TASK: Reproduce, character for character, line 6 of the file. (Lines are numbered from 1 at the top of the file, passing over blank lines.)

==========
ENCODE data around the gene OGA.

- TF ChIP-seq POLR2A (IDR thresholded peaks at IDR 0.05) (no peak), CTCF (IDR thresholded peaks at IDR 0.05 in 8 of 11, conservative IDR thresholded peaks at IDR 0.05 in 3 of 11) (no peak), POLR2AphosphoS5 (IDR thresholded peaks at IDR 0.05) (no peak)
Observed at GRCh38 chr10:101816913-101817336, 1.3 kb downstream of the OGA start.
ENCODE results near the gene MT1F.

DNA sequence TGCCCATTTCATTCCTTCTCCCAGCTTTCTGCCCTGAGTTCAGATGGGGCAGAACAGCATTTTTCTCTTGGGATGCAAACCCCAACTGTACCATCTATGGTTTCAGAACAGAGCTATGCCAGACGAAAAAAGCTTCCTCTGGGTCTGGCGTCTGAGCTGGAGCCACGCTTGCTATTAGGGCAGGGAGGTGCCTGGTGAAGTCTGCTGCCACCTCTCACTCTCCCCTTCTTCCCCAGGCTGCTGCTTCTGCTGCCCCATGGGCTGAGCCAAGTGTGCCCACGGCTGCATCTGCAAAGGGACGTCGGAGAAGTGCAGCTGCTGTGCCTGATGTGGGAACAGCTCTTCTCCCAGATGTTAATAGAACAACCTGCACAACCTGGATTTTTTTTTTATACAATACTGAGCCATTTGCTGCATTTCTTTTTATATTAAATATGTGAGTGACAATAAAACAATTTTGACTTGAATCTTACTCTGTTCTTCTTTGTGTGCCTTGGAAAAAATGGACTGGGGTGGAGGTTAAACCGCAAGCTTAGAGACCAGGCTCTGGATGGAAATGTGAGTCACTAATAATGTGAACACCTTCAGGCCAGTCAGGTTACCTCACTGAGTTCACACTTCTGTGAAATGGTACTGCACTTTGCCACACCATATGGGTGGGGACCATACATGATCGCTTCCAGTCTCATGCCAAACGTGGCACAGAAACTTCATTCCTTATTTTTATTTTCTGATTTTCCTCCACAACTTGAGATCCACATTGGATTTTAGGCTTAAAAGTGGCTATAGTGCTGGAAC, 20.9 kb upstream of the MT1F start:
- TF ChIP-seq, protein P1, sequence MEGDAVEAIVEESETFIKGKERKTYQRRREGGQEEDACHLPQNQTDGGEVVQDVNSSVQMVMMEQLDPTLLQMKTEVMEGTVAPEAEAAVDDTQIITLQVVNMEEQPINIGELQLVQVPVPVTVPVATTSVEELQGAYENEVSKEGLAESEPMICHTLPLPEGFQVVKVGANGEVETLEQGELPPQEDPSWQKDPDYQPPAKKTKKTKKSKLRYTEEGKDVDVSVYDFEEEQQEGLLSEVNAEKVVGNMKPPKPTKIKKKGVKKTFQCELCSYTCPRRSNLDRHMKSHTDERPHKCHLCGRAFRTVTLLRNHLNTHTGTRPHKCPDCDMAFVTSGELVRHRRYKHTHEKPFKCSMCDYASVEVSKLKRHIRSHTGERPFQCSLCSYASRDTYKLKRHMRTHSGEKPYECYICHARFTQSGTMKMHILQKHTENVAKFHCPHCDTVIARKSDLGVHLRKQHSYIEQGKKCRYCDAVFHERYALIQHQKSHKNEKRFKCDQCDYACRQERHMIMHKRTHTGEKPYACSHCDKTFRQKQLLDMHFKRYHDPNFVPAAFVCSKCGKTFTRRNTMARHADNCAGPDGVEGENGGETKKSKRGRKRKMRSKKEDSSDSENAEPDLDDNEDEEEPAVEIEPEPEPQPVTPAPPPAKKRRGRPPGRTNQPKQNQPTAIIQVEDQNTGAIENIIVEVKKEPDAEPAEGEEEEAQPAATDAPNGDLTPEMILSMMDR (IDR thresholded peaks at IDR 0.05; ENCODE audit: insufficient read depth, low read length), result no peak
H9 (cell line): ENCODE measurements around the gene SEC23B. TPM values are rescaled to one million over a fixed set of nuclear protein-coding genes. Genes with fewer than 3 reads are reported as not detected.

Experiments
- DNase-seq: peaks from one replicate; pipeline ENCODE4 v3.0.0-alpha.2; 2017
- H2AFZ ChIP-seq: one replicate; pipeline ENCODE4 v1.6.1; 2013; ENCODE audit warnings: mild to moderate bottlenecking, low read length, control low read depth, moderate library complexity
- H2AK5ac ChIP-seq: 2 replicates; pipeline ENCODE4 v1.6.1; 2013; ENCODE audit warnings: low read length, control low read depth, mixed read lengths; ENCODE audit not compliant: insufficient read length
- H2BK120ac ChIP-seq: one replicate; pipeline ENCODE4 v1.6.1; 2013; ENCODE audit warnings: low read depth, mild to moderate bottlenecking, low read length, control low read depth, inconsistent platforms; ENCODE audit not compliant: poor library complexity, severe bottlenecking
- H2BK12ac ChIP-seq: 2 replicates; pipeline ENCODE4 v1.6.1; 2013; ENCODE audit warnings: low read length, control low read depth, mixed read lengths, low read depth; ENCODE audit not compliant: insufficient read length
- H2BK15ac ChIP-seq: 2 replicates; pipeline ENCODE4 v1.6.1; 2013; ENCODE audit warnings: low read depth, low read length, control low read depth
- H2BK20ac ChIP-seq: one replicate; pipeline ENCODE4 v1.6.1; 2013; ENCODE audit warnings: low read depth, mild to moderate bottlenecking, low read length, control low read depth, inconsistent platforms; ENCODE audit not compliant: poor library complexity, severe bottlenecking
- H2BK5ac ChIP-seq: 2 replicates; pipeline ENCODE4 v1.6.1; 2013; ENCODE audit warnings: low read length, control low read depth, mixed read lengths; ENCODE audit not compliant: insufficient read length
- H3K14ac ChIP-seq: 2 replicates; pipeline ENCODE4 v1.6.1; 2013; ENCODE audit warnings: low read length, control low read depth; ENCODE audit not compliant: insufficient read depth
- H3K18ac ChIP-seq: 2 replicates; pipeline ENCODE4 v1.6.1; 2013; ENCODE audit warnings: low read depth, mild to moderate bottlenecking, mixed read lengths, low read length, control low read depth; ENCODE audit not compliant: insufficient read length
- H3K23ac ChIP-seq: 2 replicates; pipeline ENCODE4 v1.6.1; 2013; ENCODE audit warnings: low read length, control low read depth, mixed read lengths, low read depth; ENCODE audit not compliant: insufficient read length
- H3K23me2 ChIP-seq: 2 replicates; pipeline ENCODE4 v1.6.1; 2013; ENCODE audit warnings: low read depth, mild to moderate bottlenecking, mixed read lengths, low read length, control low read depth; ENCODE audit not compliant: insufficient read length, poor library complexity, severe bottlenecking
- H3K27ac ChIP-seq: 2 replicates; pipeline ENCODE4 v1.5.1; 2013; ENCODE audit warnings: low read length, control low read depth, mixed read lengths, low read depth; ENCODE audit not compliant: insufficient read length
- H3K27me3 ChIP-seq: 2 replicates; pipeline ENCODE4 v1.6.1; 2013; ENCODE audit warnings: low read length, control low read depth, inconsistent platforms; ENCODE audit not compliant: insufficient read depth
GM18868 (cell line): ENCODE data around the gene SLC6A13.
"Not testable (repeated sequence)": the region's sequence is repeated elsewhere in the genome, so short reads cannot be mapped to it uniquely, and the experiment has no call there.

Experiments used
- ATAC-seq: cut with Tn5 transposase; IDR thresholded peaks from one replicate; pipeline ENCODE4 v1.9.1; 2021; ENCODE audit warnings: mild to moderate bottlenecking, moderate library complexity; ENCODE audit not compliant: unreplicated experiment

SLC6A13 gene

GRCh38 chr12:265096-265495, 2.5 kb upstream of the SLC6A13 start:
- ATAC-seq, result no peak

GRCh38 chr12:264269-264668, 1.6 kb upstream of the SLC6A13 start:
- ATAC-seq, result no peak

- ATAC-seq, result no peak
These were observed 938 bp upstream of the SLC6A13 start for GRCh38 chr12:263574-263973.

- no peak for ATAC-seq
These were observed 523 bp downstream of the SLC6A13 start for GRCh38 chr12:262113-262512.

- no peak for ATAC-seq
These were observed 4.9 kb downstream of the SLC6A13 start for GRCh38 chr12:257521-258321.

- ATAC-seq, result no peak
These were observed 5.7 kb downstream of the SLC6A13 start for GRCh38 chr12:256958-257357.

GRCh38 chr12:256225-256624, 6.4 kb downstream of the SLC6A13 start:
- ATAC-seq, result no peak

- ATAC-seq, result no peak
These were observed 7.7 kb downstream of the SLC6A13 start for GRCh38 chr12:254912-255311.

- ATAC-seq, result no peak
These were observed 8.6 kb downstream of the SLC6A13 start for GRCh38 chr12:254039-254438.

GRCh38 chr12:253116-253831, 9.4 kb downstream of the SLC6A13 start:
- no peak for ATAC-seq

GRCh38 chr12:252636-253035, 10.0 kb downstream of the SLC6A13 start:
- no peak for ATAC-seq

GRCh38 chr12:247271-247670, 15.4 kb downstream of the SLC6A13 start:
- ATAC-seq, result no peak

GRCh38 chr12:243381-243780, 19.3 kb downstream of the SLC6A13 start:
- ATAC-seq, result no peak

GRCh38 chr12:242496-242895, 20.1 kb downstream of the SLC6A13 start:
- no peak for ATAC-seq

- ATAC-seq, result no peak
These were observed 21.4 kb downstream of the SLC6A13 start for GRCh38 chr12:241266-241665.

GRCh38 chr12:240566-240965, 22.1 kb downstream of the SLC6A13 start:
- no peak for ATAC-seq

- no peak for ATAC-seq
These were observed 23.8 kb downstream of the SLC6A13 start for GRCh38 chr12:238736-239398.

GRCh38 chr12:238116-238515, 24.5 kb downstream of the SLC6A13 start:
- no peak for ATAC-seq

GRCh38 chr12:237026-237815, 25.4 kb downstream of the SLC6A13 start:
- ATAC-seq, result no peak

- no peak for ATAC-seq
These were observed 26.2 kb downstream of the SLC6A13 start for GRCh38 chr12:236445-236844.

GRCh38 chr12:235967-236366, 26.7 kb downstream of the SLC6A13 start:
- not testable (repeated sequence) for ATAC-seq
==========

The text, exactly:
- TF ChIP-seq, protein P1, sequence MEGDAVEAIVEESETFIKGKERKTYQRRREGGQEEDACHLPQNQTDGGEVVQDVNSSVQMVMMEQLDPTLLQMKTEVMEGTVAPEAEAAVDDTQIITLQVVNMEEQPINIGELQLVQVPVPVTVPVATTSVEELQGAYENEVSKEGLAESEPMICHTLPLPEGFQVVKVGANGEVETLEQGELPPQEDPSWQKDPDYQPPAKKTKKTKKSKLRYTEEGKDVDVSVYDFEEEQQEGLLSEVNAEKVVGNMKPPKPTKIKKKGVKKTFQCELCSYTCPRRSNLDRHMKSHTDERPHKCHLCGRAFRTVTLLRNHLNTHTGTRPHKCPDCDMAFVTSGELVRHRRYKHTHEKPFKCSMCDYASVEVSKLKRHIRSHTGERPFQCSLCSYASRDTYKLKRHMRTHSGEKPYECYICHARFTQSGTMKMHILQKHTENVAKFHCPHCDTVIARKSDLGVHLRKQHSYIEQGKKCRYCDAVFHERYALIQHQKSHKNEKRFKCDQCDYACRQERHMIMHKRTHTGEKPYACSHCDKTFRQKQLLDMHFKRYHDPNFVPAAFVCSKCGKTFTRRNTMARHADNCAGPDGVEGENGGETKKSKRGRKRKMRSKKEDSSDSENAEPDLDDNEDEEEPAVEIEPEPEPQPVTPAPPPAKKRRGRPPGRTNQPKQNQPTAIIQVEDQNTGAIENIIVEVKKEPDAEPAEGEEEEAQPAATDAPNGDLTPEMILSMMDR (IDR thresholded peaks at IDR 0.05; ENCODE audit: insufficient read depth, low read length), result no peak